New videos demonstrate impact of tackling poor health and fuel poverty in tandem
The impact of support work provided by Energy Action Scotland has been captured in two short films now available to view online.
With funding secured from the private sector, the national fuel poverty charity provided support to some member organisations working on the ground to assist households who struggle to afford their fuel bills and to keep warm at home.
In the two-year project called the Warm and Healthy Homes Fund, Energy Action Scotland used £431,455 of funding to support work in three areas of Scotland where there were on-going initiatives to tackle health and fuel poverty in tandem. Energy Action Scotland worked with THAW in Orkney, Tighean Innse Gall in the Western Isles and Glasgow City Council.
The initiatives engaged with local services such as Care and Repair, CABx, housing associations and the local councils to establish a referral pathway for frontline workers from a range of health and social services including social work, occupational health and Macmillan Cancer Support. Tailored energy advice and advocacy, energy efficiency measures and help in accessing income maximisation, relevant grants and other local support mechanisms were offered.
Further support for people who were experiencing difficulty with keeping warm at home at a price they could afford due to cancer was the result of funding secured by Energy Action Scotland from SSE through the Industry Initiatives strand of the Warm Home Discount obligation.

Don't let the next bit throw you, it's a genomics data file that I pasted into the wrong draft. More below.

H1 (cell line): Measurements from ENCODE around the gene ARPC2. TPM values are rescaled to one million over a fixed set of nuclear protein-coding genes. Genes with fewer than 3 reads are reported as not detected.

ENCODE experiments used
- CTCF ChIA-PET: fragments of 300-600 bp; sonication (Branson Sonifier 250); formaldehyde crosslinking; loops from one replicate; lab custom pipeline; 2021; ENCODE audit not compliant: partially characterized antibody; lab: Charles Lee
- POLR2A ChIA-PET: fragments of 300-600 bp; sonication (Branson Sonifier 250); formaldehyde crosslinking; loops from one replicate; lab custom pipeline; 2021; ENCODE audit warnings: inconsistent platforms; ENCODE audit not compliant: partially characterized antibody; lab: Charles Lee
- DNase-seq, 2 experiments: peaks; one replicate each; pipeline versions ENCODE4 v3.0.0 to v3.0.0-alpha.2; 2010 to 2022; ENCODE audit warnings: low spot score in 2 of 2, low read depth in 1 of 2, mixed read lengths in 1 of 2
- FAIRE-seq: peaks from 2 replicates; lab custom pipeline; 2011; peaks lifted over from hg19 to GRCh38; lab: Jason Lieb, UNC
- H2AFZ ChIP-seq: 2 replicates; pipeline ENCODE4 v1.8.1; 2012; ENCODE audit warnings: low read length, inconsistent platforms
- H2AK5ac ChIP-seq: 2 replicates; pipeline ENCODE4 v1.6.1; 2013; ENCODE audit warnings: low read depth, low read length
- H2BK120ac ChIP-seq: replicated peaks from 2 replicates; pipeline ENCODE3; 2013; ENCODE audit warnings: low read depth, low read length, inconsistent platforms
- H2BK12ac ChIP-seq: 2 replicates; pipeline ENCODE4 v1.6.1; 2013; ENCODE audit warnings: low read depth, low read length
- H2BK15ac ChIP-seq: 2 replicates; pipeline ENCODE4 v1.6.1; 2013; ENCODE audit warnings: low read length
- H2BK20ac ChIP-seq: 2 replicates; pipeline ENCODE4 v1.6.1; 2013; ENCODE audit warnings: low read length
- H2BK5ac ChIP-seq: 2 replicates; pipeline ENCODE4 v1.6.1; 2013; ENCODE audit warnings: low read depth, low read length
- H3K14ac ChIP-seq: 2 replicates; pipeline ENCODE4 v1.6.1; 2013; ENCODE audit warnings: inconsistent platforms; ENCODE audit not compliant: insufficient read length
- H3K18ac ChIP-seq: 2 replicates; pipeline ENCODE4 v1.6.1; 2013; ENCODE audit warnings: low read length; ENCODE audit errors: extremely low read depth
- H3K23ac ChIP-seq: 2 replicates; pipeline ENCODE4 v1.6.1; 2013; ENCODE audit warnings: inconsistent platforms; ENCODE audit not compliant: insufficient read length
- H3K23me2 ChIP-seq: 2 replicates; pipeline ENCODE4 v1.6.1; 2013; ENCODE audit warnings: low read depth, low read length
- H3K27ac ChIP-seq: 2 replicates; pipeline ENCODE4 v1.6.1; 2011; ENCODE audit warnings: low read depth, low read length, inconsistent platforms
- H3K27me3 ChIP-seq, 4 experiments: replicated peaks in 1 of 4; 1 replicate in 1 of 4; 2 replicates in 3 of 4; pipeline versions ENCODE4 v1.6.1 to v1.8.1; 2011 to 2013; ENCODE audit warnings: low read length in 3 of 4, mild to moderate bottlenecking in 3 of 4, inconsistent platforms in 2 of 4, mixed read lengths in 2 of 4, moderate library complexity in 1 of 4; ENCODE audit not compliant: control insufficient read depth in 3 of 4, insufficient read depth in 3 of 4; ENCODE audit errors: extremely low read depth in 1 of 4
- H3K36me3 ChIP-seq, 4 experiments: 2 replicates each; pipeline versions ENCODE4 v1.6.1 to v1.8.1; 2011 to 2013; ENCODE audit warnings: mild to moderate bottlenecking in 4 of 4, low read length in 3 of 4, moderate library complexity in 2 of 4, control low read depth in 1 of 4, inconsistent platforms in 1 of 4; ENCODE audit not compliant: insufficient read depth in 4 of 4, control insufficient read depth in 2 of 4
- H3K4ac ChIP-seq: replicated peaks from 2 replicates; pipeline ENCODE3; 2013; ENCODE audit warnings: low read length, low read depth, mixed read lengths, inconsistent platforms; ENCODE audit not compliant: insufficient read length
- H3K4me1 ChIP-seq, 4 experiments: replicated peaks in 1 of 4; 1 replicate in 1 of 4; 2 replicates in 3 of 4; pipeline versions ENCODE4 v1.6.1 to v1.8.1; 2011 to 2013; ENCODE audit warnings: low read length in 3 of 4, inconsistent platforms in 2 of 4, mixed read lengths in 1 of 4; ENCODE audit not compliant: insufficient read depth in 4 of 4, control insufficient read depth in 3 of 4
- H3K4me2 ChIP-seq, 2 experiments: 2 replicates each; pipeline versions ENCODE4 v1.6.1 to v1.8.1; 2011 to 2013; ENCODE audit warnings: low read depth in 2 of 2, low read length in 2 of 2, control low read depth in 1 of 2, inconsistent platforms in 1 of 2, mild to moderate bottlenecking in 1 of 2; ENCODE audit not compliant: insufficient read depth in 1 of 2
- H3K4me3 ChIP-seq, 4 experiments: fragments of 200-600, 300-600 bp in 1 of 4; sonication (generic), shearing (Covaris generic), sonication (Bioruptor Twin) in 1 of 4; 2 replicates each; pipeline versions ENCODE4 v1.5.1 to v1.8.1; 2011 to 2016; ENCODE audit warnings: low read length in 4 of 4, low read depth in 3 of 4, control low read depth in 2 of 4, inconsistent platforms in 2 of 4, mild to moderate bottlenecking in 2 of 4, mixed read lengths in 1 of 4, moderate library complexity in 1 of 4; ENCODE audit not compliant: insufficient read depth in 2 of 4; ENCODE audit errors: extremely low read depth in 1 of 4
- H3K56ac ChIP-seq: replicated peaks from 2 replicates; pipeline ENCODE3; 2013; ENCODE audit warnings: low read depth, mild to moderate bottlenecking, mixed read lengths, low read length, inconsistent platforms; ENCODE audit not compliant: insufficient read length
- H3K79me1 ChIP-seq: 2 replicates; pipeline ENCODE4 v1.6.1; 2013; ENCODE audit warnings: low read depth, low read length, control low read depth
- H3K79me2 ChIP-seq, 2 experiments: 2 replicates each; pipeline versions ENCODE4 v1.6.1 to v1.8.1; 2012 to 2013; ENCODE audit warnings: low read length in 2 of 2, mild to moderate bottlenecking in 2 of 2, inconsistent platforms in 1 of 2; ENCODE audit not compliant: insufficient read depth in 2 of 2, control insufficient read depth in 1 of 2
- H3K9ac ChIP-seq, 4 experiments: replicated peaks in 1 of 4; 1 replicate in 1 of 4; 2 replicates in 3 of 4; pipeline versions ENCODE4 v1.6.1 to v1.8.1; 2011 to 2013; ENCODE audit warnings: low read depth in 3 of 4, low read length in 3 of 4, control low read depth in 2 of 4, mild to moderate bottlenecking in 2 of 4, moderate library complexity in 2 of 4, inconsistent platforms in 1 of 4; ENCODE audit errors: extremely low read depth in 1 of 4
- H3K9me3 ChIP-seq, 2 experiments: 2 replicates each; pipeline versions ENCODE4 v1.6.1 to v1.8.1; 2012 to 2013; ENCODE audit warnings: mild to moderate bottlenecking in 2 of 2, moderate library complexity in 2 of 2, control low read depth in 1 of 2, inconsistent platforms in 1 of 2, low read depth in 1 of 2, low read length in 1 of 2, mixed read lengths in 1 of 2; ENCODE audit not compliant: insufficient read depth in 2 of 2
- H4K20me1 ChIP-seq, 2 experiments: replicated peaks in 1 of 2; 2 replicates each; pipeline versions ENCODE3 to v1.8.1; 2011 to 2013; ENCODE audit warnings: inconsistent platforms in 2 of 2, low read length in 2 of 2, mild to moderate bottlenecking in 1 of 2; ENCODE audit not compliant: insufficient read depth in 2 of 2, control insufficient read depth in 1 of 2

In the Aiming Beyond Cancer project, Energy Action Scotland worked with Tighean Innse Gall in the Western Isles and with Shetland Islands Council to offer a layered level of support to people with an ‘active’ cancer diagnosis. It included a dedicated intervention home visit service and offered a range of energy efficiency measures. Partnerships were established to work with local agencies such as Macmillan Nursing Service, Macmillan Cancer Support, the NHS and CABx.
The measures provided were not available to these clients from mainstream programmes for a variety of reasons.
Norman Kerr, director of Energy Action Scotland, said: “We believe these projects demonstrate the impact that partnership working at a local level can have along with sufficient funding to avoid client contributions where people have restricted incomes and combined with the flexibility to tailor assistance to client needs.”